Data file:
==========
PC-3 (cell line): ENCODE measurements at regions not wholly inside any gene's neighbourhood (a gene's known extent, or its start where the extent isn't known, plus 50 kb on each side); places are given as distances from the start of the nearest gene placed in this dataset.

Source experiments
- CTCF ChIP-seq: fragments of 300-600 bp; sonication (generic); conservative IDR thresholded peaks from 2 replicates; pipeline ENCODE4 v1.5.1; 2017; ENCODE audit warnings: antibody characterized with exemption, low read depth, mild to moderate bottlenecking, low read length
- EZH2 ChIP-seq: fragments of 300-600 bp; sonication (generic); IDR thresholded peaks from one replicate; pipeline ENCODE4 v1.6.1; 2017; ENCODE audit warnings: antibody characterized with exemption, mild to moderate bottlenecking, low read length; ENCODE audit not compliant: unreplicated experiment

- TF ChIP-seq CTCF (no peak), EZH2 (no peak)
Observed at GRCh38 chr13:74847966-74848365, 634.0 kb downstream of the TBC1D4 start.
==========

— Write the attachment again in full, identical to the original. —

PC-3 (cell line): ENCODE measurements at regions not wholly inside any gene's neighbourhood (a gene's known extent, or its start where the extent isn't known, plus 50 kb on each side); places are given as distances from the start of the nearest gene placed in this dataset.

Source experiments
- CTCF ChIP-seq: fragments of 300-600 bp; sonication (generic); conservative IDR thresholded peaks from 2 replicates; pipeline ENCODE4 v1.5.1; 2017; ENCODE audit warnings: antibody characterized with exemption, low read depth, mild to moderate bottlenecking, low read length
- EZH2 ChIP-seq: fragments of 300-600 bp; sonication (generic); IDR thresholded peaks from one replicate; pipeline ENCODE4 v1.6.1; 2017; ENCODE audit warnings: antibody characterized with exemption, mild to moderate bottlenecking, low read length; ENCODE audit not compliant: unreplicated experiment

- TF ChIP-seq CTCF (no peak), EZH2 (no peak)
Observed at GRCh38 chr13:74847966-74848365, 634.0 kb downstream of the TBC1D4 start.